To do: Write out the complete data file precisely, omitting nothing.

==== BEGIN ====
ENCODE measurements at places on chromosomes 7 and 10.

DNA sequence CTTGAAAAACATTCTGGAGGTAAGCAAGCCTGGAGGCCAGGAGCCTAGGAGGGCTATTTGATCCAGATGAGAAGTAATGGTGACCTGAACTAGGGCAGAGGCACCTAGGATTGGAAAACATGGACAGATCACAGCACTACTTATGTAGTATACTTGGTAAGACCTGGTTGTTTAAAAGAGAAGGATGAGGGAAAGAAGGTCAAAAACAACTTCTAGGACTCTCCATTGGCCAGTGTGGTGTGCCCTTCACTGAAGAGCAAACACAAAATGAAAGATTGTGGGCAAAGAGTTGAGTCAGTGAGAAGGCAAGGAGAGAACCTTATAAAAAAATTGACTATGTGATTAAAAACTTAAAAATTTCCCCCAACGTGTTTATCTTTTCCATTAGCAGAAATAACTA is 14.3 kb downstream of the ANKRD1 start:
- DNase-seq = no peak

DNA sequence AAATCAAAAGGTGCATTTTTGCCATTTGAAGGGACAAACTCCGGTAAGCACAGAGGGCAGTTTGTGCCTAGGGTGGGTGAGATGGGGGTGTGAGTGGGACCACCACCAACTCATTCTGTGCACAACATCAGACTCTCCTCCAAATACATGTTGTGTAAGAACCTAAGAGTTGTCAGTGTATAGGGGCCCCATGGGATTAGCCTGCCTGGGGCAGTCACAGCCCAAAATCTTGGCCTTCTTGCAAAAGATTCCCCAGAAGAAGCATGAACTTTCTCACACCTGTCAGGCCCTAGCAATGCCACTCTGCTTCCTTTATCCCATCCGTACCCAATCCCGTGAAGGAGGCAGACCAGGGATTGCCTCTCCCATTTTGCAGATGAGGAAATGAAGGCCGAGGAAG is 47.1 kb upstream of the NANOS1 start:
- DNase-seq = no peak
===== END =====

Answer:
ENCODE measurements at places on chromosomes 7 and 10.

DNA sequence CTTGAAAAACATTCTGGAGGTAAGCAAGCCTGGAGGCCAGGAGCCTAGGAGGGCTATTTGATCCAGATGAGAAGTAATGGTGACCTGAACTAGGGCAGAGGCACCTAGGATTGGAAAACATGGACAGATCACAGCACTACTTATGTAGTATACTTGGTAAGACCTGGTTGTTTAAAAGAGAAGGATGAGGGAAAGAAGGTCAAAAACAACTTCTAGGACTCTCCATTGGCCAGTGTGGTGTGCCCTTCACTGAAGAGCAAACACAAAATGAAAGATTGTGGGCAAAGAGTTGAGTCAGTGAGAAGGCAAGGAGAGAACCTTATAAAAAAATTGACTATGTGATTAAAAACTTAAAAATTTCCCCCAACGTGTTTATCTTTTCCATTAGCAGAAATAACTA is 14.3 kb downstream of the ANKRD1 start:
- DNase-seq = no peak

DNA sequence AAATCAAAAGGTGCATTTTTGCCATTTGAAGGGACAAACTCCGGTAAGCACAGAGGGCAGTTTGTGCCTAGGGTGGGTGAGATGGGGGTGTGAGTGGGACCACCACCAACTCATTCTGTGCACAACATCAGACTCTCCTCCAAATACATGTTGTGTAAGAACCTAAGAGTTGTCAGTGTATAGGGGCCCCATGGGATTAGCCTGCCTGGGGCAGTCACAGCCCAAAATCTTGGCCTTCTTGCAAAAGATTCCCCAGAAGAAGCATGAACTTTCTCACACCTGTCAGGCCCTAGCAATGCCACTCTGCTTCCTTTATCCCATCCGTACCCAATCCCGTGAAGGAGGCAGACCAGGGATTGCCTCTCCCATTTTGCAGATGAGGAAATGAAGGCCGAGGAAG is 47.1 kb upstream of the NANOS1 start:
- DNase-seq = no peak